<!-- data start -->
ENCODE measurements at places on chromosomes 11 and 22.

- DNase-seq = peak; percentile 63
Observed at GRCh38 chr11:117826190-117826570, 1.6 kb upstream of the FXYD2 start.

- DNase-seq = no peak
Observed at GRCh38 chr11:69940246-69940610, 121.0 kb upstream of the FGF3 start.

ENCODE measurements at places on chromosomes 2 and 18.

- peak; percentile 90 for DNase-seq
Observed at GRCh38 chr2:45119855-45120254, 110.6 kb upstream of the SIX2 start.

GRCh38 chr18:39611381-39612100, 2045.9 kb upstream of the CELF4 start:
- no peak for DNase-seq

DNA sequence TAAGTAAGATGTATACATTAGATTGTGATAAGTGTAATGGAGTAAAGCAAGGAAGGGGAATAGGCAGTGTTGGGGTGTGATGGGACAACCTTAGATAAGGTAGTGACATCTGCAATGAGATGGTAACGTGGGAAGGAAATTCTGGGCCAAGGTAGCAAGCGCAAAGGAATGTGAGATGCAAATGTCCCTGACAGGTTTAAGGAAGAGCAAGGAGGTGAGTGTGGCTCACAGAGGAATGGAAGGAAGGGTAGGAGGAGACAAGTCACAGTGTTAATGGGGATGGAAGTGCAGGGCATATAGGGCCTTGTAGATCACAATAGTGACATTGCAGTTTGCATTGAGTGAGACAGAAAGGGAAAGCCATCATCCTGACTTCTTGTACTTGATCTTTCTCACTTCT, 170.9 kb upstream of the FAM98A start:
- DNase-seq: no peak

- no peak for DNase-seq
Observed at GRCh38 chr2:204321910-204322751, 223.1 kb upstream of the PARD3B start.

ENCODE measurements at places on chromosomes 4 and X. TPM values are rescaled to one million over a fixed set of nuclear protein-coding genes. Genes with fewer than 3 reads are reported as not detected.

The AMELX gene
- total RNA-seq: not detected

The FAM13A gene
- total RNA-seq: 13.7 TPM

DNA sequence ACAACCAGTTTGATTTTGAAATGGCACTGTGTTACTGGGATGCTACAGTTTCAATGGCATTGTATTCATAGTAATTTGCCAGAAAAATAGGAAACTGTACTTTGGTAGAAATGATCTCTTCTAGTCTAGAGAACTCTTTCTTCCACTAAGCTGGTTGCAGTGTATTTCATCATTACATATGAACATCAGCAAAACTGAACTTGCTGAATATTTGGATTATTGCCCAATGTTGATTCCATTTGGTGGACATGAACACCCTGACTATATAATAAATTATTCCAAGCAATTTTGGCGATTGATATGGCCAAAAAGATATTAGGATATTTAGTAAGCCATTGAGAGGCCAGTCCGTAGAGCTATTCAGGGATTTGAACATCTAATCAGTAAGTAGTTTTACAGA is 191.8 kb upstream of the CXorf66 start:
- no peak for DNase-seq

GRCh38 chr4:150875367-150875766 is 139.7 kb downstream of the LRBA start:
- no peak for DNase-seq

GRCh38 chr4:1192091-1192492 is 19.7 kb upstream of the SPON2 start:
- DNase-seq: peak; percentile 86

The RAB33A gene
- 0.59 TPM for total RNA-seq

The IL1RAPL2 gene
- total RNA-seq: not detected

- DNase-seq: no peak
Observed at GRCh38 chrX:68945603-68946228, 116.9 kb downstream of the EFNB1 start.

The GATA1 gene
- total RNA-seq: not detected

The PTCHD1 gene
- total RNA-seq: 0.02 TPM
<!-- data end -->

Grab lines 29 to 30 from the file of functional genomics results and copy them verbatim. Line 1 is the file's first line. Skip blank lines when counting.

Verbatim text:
- total RNA-seq: not detected

- DNase-seq: no peak